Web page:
As early as 2010, even before the continent got hooked on the fintech frenzy, there existed a small group of new-age firms that set out to reimagine agricultural endeavour in Africa.
These firms came to be known as agritech startups. Even though they had first found turf in countries like Kenya, Nigeria, and Ghana, they have multiplied across the continent, especially since 2016, and now number over 100.
Their plan was simple. Simple, not easy. Basically, the idea now, as it was then, is “to increase productivity and efficiency in the agriculture value chain by deploying some form of technology.”
The words quoted above form the bedrock of most of the agritech business models operated in Africa today, and these models are typically built around such facets as financing, produce distribution, farm inputs, market access, crop monitoring, storage, mechanisation, and extension services.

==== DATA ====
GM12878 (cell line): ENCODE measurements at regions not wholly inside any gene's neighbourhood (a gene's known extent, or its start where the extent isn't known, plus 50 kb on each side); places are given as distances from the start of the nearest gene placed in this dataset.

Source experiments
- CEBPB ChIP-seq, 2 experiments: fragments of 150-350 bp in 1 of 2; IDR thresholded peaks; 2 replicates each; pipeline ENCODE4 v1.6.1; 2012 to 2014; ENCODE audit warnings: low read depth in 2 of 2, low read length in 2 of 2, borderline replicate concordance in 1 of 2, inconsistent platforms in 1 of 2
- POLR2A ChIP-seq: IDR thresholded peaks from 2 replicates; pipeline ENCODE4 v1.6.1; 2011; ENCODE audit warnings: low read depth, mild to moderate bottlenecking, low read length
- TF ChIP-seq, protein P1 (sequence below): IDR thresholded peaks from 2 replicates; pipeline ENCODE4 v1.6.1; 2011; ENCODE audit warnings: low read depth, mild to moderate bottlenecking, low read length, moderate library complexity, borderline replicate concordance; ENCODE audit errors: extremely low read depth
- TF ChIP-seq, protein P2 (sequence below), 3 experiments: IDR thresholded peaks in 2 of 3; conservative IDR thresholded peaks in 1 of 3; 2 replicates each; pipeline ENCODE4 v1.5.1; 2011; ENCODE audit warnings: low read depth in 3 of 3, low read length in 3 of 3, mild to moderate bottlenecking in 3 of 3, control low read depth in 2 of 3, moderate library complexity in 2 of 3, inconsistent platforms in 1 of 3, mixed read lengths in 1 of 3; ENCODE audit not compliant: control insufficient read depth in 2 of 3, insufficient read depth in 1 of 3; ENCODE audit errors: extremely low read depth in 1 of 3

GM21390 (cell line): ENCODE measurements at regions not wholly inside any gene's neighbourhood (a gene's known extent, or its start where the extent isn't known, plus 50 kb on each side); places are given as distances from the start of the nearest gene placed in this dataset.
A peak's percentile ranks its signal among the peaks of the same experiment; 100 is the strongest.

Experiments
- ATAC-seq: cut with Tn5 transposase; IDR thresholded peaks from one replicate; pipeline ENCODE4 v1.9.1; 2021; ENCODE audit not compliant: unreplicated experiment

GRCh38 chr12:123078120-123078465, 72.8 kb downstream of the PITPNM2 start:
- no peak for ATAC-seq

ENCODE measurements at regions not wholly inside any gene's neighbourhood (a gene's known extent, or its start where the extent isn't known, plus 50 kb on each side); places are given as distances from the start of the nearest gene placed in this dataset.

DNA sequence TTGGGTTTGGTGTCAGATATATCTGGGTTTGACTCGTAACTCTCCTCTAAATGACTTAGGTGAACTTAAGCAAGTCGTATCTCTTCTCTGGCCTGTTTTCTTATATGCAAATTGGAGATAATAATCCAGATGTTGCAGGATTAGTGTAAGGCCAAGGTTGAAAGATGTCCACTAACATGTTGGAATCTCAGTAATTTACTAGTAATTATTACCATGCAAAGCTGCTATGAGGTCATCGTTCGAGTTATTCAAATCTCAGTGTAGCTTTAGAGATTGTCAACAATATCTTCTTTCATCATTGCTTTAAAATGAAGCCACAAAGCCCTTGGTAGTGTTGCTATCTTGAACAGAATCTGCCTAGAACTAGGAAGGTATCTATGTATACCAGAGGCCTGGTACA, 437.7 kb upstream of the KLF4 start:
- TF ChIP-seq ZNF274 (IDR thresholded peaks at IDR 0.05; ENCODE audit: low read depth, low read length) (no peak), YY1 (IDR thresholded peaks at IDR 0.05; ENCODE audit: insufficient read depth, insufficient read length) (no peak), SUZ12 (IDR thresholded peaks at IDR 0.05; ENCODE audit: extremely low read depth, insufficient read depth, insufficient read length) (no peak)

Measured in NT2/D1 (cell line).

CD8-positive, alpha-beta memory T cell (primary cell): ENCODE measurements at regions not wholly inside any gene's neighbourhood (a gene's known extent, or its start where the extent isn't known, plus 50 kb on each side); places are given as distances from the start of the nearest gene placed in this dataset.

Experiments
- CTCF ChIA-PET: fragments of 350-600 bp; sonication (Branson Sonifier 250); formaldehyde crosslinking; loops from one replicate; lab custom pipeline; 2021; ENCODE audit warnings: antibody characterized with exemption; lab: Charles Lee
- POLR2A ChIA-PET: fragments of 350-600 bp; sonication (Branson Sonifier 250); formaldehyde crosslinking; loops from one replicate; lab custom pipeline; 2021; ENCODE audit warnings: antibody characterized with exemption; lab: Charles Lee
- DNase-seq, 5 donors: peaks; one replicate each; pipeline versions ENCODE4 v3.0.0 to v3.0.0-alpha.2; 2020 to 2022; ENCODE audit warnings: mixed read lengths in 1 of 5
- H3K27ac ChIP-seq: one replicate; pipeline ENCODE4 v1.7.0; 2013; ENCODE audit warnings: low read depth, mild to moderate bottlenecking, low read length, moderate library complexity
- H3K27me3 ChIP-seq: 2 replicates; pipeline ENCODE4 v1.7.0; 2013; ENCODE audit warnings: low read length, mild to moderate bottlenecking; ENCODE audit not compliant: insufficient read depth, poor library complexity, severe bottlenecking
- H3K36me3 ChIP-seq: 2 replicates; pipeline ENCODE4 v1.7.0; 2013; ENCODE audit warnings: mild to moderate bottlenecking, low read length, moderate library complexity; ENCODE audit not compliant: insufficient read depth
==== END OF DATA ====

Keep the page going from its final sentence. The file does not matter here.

Given that lack of sufficient funding is considered the primary impediment to efficient agricultural practice in Africa, much of the effort of local agritech startups have revolved around plugging the prevalent agricultural financing gaps.
“A lack of infrastructure and funding remain the biggest gaps to attaining scale by agric business, '' says Ayodeji Balogun, CEO of Nigerian agritech company, AFEX.
“Infrastructure requirements from logistics and poor road networks can increase operational costs, and funding can be difficult to raise,” he adds.
And for most agritech startups looking to fix finance, plugging those gaps meant adopting the crowdfunding or crowd farming model which seemed to have become quite popular in Nigeria especially, at least until the pandemic happened.